Burke Blog

Eye arrangements diagram

To identify spiders, you can't just look at 10-12 pictures! There are 50,000 species to choose from, separated by picky microscopic details.

Western Toad

Western Toads dig shallow burrows in loose ground or shelter under rocks or logs.

Tip of leg of orbweaving spider, showing claws.

The oft-repeated "spiders don't stick to their own webs thanks to oil on the feet" is wrong — the story is much more complicated.

Tailed Frog

Tailed Frog males do not vocalize, possibly because the females cannot hear calls over fast-moving water in streams.

Remains of rove beetle

Books say spiders don't eat solids but "suck the juices" of their prey. False! All spiders digest solids externally with vomited enzymes.

Rough-Skinned Newt

Rough-Skinned Newts will display a bright colored underside when threatened.

Cartoon by Owen Curtsinger showing a concerned commuter 3 feet from a spider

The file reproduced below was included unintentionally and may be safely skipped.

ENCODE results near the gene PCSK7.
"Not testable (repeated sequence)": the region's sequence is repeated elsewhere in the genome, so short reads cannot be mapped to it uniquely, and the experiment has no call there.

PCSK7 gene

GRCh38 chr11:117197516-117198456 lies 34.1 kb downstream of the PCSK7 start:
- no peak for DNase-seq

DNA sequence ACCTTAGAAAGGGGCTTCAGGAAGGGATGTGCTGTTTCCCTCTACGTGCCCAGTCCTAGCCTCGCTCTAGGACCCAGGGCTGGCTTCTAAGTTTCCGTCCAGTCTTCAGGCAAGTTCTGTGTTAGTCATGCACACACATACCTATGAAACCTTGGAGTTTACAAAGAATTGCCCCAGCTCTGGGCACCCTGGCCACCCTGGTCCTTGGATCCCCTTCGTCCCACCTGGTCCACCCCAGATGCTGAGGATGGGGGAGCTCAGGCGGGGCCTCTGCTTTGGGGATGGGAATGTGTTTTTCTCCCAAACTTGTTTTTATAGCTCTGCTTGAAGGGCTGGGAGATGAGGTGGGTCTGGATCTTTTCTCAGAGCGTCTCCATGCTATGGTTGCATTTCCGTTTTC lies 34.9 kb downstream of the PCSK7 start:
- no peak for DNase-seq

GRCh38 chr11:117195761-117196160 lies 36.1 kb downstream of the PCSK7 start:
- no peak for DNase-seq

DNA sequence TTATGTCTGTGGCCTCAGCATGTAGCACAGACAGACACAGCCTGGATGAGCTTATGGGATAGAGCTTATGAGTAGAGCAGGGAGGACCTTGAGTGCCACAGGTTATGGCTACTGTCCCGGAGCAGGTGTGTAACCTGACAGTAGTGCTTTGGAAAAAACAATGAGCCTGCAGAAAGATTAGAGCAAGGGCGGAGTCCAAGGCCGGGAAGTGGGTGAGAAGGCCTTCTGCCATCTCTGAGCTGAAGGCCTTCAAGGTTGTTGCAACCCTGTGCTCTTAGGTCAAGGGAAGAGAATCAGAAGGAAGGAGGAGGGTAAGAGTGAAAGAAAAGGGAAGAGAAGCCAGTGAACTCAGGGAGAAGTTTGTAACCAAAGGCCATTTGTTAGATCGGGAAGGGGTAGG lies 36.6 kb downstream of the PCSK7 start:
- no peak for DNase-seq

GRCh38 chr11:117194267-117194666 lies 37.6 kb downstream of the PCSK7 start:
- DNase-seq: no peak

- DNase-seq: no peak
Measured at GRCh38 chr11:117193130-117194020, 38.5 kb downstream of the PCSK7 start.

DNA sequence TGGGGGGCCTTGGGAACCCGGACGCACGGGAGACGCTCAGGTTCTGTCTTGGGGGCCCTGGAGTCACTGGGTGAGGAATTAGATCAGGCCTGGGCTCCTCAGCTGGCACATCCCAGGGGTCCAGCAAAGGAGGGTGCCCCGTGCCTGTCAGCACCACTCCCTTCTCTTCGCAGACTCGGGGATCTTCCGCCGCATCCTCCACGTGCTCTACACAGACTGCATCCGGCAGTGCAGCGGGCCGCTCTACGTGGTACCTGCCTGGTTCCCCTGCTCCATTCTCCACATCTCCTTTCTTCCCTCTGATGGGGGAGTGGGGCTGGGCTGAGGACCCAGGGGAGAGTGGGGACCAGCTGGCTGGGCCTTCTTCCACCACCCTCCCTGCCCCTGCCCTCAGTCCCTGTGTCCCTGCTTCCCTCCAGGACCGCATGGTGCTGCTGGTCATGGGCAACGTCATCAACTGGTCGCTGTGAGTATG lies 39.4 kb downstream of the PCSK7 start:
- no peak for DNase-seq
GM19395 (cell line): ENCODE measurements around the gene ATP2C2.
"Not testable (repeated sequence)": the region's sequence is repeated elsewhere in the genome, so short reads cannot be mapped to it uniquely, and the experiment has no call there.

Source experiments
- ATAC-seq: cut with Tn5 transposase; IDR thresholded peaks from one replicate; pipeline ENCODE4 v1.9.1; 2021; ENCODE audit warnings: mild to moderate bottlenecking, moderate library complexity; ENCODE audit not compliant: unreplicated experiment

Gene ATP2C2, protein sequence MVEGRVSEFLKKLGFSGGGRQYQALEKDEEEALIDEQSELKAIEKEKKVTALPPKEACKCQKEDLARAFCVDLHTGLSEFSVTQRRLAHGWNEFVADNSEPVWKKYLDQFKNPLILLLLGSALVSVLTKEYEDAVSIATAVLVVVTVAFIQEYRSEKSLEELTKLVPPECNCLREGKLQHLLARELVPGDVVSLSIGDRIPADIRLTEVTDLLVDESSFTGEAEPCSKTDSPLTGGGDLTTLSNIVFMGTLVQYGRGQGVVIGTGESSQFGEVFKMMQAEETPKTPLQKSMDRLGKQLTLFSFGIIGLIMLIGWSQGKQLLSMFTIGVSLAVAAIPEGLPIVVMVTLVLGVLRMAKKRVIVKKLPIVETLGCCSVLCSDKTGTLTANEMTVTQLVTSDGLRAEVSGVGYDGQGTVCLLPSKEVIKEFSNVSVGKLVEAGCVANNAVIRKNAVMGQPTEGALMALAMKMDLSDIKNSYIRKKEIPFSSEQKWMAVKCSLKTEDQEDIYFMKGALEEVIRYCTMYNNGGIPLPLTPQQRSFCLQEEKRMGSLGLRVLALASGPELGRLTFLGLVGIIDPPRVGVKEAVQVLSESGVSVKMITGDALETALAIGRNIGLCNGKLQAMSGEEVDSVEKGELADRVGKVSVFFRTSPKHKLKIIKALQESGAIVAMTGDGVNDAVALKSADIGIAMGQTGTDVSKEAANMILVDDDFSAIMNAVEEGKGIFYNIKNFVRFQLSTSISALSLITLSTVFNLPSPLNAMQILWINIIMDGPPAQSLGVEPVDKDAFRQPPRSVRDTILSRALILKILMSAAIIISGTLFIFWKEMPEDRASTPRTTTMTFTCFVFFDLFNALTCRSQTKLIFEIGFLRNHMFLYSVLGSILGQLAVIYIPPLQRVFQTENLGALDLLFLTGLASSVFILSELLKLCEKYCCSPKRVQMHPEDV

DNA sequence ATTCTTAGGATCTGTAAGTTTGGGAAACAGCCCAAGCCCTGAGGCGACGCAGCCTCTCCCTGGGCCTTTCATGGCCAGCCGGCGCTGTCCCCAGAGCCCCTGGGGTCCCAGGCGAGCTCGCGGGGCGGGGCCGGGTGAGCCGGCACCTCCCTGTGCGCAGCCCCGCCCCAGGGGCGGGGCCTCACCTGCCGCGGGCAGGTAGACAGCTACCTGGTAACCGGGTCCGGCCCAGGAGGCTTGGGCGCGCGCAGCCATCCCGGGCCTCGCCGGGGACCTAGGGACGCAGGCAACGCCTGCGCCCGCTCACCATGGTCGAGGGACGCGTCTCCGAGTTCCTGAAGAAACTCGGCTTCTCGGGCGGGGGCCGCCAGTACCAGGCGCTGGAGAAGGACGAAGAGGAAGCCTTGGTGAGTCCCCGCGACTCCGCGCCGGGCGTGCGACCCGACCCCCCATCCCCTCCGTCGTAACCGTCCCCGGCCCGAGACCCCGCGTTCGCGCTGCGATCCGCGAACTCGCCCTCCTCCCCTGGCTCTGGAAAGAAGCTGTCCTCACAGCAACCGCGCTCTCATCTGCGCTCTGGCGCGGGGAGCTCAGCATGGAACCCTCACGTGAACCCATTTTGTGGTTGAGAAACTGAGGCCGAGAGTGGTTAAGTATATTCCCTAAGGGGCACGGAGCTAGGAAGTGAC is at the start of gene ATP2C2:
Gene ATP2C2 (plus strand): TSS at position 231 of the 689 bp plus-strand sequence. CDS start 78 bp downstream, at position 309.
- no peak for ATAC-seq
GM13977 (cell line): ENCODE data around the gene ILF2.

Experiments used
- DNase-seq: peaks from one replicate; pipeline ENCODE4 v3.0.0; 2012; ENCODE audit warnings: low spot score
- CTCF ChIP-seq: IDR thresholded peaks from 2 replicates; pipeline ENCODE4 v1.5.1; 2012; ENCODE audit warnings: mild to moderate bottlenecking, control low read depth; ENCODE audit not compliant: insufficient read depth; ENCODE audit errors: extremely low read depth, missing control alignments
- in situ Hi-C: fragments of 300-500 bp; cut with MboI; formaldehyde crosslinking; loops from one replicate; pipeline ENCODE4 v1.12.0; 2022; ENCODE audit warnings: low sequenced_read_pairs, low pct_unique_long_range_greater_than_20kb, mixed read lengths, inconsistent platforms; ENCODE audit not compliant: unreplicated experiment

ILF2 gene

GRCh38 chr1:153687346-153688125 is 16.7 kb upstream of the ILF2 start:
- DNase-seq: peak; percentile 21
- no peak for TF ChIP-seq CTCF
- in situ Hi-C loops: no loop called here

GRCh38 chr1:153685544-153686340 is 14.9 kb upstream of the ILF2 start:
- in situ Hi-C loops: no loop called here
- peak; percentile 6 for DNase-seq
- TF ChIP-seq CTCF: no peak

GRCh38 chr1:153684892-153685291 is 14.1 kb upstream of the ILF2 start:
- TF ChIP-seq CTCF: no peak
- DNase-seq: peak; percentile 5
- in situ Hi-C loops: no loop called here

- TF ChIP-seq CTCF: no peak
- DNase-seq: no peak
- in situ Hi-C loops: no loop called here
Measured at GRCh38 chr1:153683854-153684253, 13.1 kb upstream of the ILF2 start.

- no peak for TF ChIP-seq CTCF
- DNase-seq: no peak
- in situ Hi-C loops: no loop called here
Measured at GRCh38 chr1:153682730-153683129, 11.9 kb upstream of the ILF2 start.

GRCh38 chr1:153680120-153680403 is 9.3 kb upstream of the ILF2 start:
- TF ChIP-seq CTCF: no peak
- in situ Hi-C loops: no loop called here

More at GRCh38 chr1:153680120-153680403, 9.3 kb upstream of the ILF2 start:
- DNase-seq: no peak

Despite "common knowledge," the nearest spider could be hundreds of meters away—or right under your feet. It depends!

Cartoon by Owen Curtsinger of spider taking it easy in the summer

In late summer when people notice garden orbweavers and giant house spiders, most native spiders are juvenile.

Rhyacotriton olympicus

Olympic Torrent Salamanders can be found in spray zones of waterfalls and will come onto land on really wet nights.

Illustration of dictyna sublata female and male.

It's easy to tell males from females, so please don't call all spiders "he" or "him."

Cascade Torrent Salamander.

Cascade Torrent Salamanders are found from the Columbia River Gorge to north of Mt. St. Helens in Washington state.

Spider fangs

Spiders very rarely bite humans, but that isn't because their fangs are too small; most could bite if they tried.

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